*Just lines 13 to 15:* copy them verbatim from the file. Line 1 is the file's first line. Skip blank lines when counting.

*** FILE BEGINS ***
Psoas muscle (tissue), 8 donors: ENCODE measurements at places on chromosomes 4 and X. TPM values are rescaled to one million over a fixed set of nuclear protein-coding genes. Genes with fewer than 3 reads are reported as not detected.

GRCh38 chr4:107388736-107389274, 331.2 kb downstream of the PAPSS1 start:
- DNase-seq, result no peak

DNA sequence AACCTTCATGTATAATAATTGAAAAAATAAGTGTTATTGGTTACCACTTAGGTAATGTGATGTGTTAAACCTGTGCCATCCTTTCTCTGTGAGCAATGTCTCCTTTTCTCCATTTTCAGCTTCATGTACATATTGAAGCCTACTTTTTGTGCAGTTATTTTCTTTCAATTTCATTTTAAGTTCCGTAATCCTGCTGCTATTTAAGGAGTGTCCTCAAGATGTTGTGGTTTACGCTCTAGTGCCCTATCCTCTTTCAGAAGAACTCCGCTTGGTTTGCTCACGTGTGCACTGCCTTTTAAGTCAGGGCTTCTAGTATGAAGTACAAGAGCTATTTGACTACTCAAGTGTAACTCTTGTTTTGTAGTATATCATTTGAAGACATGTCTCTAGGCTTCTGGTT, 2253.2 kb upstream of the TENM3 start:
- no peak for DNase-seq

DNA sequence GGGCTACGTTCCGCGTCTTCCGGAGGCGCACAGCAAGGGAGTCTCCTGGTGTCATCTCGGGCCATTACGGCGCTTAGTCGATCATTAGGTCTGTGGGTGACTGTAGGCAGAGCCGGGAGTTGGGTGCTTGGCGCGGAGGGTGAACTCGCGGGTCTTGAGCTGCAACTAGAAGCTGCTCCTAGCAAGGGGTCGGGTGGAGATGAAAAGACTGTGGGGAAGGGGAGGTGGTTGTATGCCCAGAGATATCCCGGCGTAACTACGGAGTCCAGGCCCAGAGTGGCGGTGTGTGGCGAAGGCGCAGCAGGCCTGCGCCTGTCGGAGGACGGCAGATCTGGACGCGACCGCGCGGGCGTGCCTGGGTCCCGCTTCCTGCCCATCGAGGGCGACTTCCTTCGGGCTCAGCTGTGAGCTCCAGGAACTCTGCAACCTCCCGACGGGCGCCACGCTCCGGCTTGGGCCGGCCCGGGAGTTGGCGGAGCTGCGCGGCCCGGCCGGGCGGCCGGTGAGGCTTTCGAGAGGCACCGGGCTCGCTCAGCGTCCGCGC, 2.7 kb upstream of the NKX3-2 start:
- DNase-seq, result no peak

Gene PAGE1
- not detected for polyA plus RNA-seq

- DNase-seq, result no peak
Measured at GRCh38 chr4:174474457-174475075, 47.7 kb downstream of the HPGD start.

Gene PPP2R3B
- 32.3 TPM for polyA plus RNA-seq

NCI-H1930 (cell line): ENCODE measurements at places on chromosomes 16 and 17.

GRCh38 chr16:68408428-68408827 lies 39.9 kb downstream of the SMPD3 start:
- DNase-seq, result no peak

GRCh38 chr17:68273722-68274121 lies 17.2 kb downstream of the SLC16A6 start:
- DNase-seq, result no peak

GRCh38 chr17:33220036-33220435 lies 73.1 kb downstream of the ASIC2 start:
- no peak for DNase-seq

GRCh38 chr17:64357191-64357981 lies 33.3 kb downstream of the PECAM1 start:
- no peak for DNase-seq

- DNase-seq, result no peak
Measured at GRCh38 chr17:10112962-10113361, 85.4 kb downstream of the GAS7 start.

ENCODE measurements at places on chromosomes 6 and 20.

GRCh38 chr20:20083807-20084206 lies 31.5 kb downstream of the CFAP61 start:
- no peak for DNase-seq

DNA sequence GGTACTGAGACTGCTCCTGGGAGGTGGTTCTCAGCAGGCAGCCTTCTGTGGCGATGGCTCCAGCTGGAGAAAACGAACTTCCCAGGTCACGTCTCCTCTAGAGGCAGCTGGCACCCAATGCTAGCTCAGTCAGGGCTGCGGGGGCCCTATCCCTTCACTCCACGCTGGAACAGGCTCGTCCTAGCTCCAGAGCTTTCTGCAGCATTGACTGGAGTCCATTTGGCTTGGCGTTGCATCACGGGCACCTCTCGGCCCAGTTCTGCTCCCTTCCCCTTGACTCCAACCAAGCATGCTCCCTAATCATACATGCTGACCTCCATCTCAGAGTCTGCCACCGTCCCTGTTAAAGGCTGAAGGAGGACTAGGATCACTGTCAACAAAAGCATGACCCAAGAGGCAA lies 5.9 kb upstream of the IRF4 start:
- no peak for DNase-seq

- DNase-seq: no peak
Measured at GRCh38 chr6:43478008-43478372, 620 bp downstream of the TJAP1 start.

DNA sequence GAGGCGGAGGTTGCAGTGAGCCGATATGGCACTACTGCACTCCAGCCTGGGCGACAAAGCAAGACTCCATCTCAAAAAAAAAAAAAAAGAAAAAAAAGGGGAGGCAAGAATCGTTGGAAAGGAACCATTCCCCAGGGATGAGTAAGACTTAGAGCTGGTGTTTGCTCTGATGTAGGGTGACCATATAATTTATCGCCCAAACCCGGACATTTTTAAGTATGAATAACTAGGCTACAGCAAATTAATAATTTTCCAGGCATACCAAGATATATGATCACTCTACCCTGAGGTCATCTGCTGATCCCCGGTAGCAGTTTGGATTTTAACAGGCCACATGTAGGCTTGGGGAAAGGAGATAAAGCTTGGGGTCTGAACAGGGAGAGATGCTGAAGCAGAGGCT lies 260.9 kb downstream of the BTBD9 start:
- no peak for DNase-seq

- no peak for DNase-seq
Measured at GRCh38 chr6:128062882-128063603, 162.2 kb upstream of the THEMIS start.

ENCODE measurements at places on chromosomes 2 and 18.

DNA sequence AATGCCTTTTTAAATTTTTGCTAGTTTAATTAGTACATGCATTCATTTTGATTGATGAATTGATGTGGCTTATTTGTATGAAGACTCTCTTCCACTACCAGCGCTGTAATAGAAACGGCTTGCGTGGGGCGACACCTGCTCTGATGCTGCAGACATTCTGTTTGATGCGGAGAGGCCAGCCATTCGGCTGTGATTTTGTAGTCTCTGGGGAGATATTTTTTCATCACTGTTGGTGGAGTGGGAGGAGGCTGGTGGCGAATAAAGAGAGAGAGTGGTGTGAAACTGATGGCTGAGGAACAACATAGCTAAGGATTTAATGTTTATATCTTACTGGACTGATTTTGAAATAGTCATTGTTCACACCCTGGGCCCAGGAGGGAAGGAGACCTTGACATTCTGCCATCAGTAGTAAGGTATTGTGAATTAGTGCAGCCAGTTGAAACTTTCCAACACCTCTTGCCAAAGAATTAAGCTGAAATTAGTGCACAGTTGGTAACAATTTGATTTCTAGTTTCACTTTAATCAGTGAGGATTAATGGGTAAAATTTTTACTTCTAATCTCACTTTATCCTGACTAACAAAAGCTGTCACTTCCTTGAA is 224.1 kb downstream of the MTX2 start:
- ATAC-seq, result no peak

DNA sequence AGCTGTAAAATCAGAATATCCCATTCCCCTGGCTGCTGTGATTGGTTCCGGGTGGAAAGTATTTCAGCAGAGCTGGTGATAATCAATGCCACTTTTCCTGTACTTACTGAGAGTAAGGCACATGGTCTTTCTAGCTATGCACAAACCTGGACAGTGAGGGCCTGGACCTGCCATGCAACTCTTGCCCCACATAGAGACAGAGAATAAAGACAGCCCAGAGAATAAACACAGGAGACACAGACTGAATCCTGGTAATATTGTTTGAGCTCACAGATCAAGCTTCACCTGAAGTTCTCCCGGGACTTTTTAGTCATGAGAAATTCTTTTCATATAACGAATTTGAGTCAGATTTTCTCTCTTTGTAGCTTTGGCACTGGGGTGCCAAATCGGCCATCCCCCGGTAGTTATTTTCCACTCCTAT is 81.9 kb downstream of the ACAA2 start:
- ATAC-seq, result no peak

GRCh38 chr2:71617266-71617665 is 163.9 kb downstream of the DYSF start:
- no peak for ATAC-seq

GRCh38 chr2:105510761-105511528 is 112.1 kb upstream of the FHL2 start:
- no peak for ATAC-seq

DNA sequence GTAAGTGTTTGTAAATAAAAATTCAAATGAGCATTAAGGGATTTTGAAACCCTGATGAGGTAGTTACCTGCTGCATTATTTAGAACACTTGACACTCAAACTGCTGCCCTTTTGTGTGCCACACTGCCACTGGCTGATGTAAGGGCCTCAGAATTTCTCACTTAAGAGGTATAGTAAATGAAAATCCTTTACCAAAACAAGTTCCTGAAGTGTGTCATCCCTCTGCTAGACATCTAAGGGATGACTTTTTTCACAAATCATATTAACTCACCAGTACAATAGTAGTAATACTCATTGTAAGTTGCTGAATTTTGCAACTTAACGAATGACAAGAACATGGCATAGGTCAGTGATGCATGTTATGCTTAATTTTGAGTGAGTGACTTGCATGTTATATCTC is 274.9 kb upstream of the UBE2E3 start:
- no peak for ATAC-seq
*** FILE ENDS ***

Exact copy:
- 32.3 TPM for polyA plus RNA-seq

NCI-H1930 (cell line): ENCODE measurements at places on chromosomes 16 and 17.

GRCh38 chr16:68408428-68408827 lies 39.9 kb downstream of the SMPD3 start: